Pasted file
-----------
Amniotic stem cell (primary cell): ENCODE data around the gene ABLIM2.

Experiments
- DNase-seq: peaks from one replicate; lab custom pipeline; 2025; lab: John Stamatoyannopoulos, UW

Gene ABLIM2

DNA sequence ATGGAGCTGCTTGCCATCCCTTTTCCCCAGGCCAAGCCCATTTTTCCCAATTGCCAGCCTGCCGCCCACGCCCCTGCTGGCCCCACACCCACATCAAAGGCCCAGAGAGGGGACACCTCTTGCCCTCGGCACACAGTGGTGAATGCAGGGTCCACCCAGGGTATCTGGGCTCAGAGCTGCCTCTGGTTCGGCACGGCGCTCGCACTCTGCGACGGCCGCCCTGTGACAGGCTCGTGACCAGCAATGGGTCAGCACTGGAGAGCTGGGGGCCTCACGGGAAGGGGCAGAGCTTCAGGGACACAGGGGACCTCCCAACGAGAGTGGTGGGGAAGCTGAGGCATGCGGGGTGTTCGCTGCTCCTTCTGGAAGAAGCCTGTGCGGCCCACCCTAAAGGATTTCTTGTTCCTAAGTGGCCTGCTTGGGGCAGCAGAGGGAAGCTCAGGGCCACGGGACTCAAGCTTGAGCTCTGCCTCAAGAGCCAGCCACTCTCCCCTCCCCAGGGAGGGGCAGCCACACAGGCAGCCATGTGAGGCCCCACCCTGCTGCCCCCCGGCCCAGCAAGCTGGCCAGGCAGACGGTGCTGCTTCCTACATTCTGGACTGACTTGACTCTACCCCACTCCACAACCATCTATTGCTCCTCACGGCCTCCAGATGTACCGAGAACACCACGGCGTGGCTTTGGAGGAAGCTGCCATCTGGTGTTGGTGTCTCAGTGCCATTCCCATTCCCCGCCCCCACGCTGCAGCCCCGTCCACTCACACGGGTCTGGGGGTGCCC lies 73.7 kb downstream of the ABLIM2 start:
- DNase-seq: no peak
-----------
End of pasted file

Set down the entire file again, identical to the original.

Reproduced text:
Amniotic stem cell (primary cell): ENCODE data around the gene ABLIM2.

Experiments
- DNase-seq: peaks from one replicate; lab custom pipeline; 2025; lab: John Stamatoyannopoulos, UW

Gene ABLIM2

DNA sequence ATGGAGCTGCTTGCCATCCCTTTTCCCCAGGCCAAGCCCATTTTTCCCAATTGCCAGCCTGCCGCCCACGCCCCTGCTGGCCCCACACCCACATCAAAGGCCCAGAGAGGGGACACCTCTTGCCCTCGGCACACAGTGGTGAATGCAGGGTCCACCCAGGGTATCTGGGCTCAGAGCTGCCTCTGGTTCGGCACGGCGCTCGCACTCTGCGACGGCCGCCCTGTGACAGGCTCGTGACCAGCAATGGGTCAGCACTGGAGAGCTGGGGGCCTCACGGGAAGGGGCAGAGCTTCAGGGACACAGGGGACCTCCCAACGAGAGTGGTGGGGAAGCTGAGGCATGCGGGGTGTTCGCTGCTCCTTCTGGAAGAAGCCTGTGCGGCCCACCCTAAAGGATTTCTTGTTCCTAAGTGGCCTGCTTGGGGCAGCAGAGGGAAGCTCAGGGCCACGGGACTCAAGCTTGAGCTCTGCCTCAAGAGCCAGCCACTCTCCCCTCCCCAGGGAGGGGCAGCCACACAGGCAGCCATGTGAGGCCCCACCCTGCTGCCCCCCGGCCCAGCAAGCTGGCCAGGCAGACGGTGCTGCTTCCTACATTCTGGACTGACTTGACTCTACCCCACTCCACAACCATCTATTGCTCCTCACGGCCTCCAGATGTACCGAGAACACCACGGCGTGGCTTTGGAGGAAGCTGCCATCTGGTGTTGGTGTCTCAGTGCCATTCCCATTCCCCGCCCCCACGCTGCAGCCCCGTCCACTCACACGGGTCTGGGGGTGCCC lies 73.7 kb downstream of the ABLIM2 start:
- DNase-seq: no peak